PREDICTING THE SENSORY TEXTURE OF CEREAL SNACK BARS USING INSTRUMENTAL MEASUREMENTS
Article first published online: 28 JUL 2009
© 2009, Wiley Periodicals, Inc.
Journal of Texture Studies
Volume 40, Issue 4, pages 457–481, August 2009
How to Cite
KIM, E.H.-J., CORRIGAN, V.K., HEDDERLEY, D.I., MOTOI, L., WILSON, A.J. and MORGENSTERN, M.P. (2009), PREDICTING THE SENSORY TEXTURE OF CEREAL SNACK BARS USING INSTRUMENTAL MEASUREMENTS. Journal of Texture Studies, 40: 457–481. doi: 10.1111/j.1745-4603.2009.00192.x
- Issue published online: 28 JUL 2009
- Article first published online: 28 JUL 2009
- Accepted for Publication March 18, 2009
- Cereal snack bars;
- cut test;
- puncture test;
- three-point bending test;
Twenty cereal snack bar samples (10 recipes × 2 oven sides) with a wide range of textural attribute intensities were evaluated by both a trained sensory panel and instrumental methods to determine which instrumental methods accurately predict sensory textural attributes of cereal snack bars in product development and quality control. Very few studies have been devoted to assessing the textural properties of cereal snack bars. We undertook a range of instrumental tests (three-point bending test, cut (shear) test, puncture test, texture profile analysis [TPA] and modified TPA using a probe size smaller than the sample size) using an Instron Universal Testing Machine. Moisture content and water activity of the bars were also measured. Relationships between sensory textural attributes, and instrumental and physical measurements of the bars, were determined by simple regression analysis. Several of the instrumental measurements showed a high degree of correlation (r ≥ 0.85, P < 0.001) with some of the sensory textural attributes. Correlations revealed that some of the instrumental measurements could be used to predict the sensory attributes of firmness, chewiness and crumbliness. The compression energy required for the second compression cycle of the modified TPA gave the best prediction of these attributes. Relationships between other sensory textural attributes (sample recovery, return time for springiness, moistness, mouthfeel, adhesiveness to teeth) and instrumental and physical measurements of the bars were less clear.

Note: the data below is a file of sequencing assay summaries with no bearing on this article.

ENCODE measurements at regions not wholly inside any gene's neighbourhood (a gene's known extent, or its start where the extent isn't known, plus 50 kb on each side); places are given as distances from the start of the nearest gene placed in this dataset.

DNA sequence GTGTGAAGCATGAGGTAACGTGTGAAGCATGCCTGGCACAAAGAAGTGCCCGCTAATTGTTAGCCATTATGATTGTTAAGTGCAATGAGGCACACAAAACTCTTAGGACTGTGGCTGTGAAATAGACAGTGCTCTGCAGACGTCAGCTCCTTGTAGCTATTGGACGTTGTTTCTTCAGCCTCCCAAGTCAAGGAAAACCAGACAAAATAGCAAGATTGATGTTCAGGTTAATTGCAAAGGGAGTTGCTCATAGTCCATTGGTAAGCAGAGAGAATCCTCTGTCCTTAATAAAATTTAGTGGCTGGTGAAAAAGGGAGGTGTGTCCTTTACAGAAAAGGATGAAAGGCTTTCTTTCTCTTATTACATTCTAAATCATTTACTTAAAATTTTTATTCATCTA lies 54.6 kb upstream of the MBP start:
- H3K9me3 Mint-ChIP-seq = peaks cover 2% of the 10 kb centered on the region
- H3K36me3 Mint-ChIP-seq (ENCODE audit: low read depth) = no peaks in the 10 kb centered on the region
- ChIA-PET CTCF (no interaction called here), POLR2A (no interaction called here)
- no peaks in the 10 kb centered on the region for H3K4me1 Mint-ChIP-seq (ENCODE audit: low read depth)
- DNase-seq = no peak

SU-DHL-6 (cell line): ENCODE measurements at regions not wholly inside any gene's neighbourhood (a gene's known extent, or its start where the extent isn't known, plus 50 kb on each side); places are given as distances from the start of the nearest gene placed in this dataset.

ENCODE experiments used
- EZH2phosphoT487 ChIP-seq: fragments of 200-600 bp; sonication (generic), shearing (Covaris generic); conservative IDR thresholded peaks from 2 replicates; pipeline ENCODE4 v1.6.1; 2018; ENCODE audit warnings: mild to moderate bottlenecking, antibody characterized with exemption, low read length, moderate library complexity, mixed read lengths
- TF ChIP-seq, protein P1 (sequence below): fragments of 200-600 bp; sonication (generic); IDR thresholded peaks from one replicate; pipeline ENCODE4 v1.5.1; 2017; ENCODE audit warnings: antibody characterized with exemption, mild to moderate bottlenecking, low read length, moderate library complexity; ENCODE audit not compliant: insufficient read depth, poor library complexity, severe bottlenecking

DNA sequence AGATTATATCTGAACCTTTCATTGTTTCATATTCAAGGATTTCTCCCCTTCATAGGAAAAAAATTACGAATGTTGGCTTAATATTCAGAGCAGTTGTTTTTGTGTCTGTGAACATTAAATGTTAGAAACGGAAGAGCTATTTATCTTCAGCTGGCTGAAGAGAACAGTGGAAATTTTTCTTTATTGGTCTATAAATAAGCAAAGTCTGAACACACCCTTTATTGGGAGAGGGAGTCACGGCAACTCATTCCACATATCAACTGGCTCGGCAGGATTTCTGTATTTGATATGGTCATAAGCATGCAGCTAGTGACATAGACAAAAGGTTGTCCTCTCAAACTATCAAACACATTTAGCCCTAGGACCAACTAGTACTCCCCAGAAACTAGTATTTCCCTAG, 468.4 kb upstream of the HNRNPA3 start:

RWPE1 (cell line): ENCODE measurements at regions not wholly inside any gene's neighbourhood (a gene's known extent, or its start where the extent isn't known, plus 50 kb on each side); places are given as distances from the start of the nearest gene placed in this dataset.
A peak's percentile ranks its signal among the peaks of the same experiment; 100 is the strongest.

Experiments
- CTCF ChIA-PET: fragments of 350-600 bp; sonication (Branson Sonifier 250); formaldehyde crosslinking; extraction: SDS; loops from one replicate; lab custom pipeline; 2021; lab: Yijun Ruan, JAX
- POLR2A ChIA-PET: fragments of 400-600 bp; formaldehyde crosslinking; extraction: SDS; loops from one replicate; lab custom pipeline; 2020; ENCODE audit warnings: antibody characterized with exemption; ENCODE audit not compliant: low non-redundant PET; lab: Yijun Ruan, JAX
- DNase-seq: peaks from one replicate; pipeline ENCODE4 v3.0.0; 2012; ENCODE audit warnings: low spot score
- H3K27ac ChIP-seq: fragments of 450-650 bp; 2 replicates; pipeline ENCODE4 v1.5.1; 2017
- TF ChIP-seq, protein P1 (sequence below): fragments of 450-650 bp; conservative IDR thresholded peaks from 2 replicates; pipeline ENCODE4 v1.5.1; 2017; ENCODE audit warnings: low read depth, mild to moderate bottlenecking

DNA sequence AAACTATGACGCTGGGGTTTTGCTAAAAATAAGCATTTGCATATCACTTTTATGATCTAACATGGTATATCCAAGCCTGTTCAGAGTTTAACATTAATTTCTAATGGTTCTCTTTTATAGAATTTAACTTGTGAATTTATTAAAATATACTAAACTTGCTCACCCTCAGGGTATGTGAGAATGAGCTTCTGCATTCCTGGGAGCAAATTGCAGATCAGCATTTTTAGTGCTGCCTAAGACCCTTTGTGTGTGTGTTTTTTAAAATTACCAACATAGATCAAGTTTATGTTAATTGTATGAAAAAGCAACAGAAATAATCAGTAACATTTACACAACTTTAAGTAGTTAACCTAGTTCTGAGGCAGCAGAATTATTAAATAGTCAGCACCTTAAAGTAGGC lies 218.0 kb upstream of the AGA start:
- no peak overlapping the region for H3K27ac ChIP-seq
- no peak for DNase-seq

Texture is one of the most important sensory characteristics that determine consumer preference for cereal snack bars and is usually assessed by sensory evaluation. However, sensory evaluation is time-consuming and expensive, and therefore, reliable and practical instrumental methods are needed to accurately predict sensory texture attributes. This article demonstrates that some of the sensory texture attributes of cereal snack bars can be well predicted using instrumental methods, and suggests possible instrumental methods that can be used at least in the product development and quality control stages. This study also contributes to enhance the knowledge in the research area of sensory instrumental correlation.